Photo: Marcio Sanchez/AP

Last night, the Thunder traveled to Oakland and were the best version of themselves, a team that overwhelms and antagonizes the opponent while producing bushels of cool-ass highlights. If you’re into Warriors schadenfreude then you probably relished Draymond Green getting ejected for yelling a whole bunch and Kevin Durant being a big baby about Russell Westbrook. Durant was predictably asked legitimate questions about his icy relationship with Westbrook, and he predictably behaved like a passive-aggressive teen being asked about his homework. The Thunder won running away, 125-105, thanks to big nights from Westbrook and also Paul George, who showed why he’s a deserving All-Star and also the perfect running mate for Westbrook this year.

George had 38 points on 23 shots and six steals last night, while Westbrook went for 38 points, nine boards, and nine assists. Carmelo Anthony was nowhere to be found, leaving with a sprained ankle after missing all four of his shots, though it didn’t quite matter. George and Westbrook run this team, and they’re at their best when Anthony is a tertiary option. George is currently taking more threes than ever before and hitting them at a career-best clip, which is largely due to Westbrook’s incisive driving. Last night, George went 6-for-11 from deep, and scored 10 of his 38 in the pivotal third quarter.

The Warriors are the best third quarter team in the NBA by a wide margin, a stat which is particularly meaningful this year, since they’re clearly tired and are relying on big second halves to beat inferior teams. But the Thunder never let the third-quarter assault get started, and instead kept the pressure on Golden State. In the span of a minute or so, George got a steal and cooked Durant, before returning to the scene of the crime to dunk on Zaza Pachulia.

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That three on Durant is a perfect example of why George fits so well on OKC. The Thunder get the most steals per game and score the most points off of turnovers per game in the NBA. George leads the NBA in deflections per game, and there’s no better catalyst for Westbrook’s open-court explosions than George’s active defense. They create chaos and score from it better than any other team in the league, which is pointedly necessary now since Andre Roberson is out for the year and the Thunder’s wing depth is rather woeful.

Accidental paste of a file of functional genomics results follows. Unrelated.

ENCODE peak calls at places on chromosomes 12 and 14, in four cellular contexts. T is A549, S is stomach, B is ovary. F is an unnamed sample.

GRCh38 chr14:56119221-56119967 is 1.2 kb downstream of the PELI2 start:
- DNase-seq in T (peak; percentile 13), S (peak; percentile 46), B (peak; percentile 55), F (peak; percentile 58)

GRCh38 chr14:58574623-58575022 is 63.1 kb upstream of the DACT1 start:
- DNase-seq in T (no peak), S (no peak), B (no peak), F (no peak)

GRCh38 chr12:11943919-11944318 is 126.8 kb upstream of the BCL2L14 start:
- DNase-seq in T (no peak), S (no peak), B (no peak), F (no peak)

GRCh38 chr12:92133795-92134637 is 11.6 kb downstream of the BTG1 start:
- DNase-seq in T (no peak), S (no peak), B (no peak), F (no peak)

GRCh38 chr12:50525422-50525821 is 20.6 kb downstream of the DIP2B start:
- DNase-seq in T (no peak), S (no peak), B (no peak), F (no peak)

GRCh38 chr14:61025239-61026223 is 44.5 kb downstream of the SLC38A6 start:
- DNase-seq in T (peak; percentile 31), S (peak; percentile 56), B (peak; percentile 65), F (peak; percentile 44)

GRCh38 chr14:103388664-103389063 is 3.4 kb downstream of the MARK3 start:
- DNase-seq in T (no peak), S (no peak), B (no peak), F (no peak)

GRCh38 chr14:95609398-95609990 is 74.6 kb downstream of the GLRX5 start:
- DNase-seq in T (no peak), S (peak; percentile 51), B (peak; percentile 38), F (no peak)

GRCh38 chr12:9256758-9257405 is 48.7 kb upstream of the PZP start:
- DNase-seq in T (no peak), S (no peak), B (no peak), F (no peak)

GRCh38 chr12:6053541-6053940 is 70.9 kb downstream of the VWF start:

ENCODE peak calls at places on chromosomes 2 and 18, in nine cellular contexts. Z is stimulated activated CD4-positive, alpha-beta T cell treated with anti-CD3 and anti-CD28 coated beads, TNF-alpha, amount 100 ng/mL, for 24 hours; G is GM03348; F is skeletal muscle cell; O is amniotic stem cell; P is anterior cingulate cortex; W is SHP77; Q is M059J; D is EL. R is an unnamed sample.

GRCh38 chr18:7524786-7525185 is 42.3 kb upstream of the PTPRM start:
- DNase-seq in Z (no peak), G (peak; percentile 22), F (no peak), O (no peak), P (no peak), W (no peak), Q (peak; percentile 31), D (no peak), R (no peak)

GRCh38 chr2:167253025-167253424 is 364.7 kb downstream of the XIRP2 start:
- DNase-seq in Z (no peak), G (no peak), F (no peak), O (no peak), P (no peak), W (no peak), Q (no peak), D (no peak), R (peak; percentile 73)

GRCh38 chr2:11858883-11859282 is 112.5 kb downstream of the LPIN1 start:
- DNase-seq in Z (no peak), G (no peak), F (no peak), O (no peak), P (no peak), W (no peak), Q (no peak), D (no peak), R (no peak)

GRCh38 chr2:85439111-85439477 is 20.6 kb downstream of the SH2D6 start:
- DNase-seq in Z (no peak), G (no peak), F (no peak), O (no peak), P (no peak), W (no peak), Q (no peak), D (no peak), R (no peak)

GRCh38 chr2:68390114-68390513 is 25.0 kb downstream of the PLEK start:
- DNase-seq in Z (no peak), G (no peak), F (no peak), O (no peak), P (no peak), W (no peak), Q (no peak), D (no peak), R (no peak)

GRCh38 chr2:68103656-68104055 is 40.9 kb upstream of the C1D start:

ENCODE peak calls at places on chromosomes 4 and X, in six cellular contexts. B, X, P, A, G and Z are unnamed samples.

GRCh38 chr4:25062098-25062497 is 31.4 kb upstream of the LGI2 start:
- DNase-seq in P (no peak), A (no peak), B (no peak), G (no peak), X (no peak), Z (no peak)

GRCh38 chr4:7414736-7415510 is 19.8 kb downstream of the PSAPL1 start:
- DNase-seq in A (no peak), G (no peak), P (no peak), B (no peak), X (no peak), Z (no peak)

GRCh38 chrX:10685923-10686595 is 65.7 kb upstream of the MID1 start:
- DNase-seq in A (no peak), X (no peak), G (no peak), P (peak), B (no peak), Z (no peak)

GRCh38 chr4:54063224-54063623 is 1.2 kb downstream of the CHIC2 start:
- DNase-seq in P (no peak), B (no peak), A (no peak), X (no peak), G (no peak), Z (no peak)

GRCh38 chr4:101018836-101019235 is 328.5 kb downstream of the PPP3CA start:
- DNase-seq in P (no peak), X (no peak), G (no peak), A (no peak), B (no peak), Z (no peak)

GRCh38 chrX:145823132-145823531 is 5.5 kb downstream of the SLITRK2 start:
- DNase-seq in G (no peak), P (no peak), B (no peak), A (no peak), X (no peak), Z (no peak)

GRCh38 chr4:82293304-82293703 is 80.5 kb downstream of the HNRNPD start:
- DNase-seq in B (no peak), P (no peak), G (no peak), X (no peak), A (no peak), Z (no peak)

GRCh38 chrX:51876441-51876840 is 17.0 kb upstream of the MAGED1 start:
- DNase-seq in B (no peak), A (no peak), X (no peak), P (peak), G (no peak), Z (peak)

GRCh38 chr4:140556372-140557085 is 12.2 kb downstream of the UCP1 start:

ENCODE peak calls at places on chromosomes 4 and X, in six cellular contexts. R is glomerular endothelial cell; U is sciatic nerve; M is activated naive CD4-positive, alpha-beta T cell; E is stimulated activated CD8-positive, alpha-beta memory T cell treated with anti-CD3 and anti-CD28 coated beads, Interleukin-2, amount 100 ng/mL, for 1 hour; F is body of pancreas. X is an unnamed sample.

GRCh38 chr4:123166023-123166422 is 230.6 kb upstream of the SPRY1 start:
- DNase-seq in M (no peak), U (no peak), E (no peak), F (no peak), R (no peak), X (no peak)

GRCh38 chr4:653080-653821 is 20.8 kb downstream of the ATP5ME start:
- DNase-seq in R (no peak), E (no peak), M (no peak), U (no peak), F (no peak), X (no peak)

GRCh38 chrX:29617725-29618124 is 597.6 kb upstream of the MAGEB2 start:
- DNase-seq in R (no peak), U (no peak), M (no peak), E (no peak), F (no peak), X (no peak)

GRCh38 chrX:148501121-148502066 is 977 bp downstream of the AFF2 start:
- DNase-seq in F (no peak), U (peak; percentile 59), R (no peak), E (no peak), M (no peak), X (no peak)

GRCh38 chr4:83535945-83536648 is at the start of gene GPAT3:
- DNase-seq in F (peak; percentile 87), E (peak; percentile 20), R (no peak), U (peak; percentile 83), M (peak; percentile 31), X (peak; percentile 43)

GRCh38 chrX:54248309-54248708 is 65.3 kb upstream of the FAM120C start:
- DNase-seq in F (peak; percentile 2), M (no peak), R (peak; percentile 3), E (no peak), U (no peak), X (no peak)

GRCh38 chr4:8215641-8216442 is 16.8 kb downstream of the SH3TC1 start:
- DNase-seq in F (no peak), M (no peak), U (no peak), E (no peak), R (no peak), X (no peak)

George doesn’t just get by on steals and highlight plays either; he’s playing some of the best defense of his career right now. He pitched a great game against Klay Thompson last night, though Durant did score 33 points on 14 shots. He’s comfortable when switched onto most every player in the NBA and he’s got perhaps the most active hands in the league. He’s not Roberson, a near-perfect wing defender, but George is no slouch.

The Thunder are still settling in as the back half of the season beckons, and there is still work to be done on Anthony’s role on the team. If current trends hold and OKC stops losing players to injuries, they’re looking at a four or five seed in the West. It’s useless to project anything past that, but the mere possibility of the first Durant vs. Westbrook playoff series is mouth watering, and the lanky specter of Paul George getting it done on both ends makes it all the more interesting.